“The thing with Fellini is always the dance,” Gilliam said. “Take [the 1976 film] ‘Casanova,’ which is a very mixed film for me. There’s a scene at the end of an opera where the boxes are all empty and guys in these tri-cornered hats come in and,  as the huge chandeliers are lowered, they have these big paddles and they put out the candles. It was the most sublime thing I had ever seen in my life. I can’t explain it, I don’t know why, but it was so beautiful and touching and I just hope that in every film I’ve made maybe there’s just one moment like that.”

"The Adventures of Baron Munchausen" (Sony)

That approach, of course, explains why the first “Harry Potter” film was handed to “Home Alone” director Chris Columbus even though J.K. Rowling’s first choice was Gilliam. There is more fantasy and sci-fi on the screen today than ever before, but almost all of it is defined by rules, tethered to logic and presented in three acts with Blu-ray level clarity.  The most damning appraisal in Hollywood today is “It doesn’t make sense,” but for Gilliam that’s practically his mission statement.

“The thing is, some really good scripts come my way, but there’s nothing in them for me to come to grips with, they are complete in themselves,” Gilliam said. “There’s no uncertainty. I don’t look for answers; I look for questions. I like when people leave the cinema and feel like the world has been altered for them somewhat. On ‘Brazil,’ I know a woman who said she saw the film, went home and later that night she just started weeping. I also heard about an attorney who saw the film and then locked himself in his office for three days. Fantastic. On ‘Fisher King,’ I know specifically of a woman in New York who saw it and then walked 20 blocks on her way home and realized she was walking in the wrong direction. Movies used to do that to me, but they don’t do that to me anymore.”

On his flight to Los Angeles, Gilliam tried to watch the $1-billion hit “Transformers: Dark of the Moon,” and he felt battered and sullen by the time the landing gear came down. The old wizard says it’s the stage magicians who rule Hollywood now.

Christopher Plummer in "The Imaginarium of Doctor Parnassus" (Sony Pictures Classics)

“You just sit there and watch the explosions,” Gilliam said. “I couldn’t tell you what the movie was about. The movie hammers the audience into submission. They are influenced by video games, but in video games at least you are immersed; in these movies you’re left out. In films, there’s so much overt fantasy now that I don’t watch a lot because everything is possible now. There’s no tension there. People can slide down the side of a building that’s falling and they don’t get ripped to shreds? The shots are amazing, but if there is no consequence, no gravity, what’s the point?  I can’t watch Hollywood movies anymore. There’s no room for me.”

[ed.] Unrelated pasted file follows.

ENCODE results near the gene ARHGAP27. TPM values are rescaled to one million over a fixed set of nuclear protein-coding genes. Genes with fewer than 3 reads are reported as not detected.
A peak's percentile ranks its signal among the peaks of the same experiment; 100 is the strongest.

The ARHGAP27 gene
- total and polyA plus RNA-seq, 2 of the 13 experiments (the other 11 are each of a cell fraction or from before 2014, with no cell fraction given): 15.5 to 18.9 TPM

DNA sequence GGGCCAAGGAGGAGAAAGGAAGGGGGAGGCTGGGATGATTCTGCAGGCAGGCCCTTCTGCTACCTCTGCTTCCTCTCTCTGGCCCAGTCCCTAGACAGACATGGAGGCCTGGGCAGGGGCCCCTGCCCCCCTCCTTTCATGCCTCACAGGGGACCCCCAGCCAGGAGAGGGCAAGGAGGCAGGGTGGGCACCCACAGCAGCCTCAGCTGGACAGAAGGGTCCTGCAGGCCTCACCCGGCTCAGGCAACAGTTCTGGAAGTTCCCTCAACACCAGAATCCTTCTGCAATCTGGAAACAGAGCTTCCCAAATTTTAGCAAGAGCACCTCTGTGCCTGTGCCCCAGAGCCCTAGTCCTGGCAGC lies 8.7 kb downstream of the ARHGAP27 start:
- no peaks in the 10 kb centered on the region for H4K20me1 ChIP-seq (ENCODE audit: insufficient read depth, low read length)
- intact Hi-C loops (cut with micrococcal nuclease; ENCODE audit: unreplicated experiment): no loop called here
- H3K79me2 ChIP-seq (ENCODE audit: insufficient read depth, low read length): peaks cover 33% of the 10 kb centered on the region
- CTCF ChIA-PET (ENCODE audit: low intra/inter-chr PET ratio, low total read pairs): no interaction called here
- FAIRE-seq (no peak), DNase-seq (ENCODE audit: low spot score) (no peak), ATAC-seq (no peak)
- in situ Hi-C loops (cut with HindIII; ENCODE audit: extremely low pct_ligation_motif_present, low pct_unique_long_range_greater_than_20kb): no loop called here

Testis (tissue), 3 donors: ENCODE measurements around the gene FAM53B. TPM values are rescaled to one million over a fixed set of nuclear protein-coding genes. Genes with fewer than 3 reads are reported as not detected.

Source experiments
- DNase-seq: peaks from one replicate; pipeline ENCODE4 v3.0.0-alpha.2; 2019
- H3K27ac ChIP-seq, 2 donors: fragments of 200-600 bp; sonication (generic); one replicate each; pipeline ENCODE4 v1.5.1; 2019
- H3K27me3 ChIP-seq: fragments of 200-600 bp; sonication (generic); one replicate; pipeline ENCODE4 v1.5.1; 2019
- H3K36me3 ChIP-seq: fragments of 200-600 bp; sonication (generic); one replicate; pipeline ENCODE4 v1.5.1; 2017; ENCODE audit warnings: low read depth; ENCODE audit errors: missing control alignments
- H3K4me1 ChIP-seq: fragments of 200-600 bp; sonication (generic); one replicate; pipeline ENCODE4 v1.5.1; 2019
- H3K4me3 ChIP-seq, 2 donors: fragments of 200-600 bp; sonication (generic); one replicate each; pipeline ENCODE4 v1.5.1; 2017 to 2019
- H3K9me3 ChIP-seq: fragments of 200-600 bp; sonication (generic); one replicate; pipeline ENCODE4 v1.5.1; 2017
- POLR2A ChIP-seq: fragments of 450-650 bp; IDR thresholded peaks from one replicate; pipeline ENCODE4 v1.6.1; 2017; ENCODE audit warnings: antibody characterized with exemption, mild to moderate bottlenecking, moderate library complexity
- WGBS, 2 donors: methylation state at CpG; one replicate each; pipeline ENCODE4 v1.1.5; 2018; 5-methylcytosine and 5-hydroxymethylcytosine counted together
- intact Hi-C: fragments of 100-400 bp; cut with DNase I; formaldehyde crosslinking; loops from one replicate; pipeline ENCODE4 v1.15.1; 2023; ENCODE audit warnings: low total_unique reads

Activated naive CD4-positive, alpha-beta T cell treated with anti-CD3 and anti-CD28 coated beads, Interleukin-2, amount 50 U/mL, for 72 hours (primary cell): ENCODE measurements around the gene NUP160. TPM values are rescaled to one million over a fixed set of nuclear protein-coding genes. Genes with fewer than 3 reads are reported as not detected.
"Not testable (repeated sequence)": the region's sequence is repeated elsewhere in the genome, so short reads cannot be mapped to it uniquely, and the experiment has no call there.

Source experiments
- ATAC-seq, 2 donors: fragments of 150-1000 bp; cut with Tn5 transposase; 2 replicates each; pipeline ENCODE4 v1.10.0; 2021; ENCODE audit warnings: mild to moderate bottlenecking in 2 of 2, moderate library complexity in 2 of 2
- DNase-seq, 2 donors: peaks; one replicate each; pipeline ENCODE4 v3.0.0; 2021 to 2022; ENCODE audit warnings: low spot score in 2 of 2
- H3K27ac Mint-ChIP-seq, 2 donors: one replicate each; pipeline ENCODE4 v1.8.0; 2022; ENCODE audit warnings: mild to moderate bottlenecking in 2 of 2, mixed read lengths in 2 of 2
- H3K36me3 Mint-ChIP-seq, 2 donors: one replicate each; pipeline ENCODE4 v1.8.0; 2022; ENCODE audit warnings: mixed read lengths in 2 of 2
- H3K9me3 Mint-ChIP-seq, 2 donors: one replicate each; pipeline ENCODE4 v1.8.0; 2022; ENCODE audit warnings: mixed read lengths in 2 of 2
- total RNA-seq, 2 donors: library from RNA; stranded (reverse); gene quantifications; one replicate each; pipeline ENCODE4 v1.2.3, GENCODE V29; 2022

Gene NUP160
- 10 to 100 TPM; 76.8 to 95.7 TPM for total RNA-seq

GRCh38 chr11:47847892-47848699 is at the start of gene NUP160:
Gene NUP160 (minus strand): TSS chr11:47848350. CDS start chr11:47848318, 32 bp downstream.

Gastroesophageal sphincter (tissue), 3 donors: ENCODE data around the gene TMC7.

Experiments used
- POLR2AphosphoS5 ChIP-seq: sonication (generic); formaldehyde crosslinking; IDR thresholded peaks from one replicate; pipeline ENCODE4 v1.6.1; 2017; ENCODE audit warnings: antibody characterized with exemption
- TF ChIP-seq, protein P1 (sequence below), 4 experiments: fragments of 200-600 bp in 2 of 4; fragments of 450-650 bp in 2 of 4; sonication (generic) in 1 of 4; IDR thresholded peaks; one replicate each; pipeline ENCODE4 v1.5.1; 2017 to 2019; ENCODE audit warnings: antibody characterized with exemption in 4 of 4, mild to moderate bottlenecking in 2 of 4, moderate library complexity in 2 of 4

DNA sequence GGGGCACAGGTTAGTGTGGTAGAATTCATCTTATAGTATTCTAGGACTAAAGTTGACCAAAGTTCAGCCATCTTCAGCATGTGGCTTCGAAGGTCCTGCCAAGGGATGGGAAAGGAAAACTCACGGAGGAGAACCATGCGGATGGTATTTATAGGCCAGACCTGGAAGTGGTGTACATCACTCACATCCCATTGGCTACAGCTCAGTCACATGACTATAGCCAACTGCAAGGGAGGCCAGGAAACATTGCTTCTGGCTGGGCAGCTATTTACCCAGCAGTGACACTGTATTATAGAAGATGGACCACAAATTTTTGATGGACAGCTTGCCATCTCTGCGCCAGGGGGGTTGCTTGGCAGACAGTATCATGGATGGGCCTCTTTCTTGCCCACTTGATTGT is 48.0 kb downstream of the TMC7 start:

So, instead, Gilliam says he will again joust with fate and “The Man who Killed Don Quixote,” or the “film that dare not speak its name,” as he calls the project with a giggle. The movie began shooting in 2000 in Spain but remains a work in progress. That original production was sabotaged by floods, hail and the invasive thunder of nearby NATO aircraft; it went from bad to worse when star Jean Rochefort suffered a serious back injury. The plug was pulled and the insurance companies that paid out $15 million took possession of the script. (The debacle — and the irresistible metaphors invested in the source material – led to a documentary, “Lost in La Mancha,” that makes other filmmakers cringe when they watch it.)

"Monty Python and the Holy Grail" (Sony Pictures Classic)

Last year, Gilliam had the script back in hand and Robert Duvall and Ewan McGregor set to star but, again, the endeavor fizzled and Gilliam was back to square one. He shrugged when asked if maybe it was time to surrender and just walk away from those windmills.

“I don’t have a choice, really, with these things. I become possessed by them. I blame Monty Python in a way, it was my pension scheme that allowed me to make the choices I’ve made, and there was an arrogance and confidence that came with being in Python. Look, the last proper job I had was [in the 1960s] at the Chevrolet assembly plant in Van  Nuys. It was the night shift, and when I quit I said I would never work for money again. I believe in the things I make.  The fact that God doesn’t want me to make them is beside the point.”

– Geoff Boucher

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Comments


29 Responses to Terry Gilliam, the heir of Fellini and the enemy of God?

  1. InkSketch says: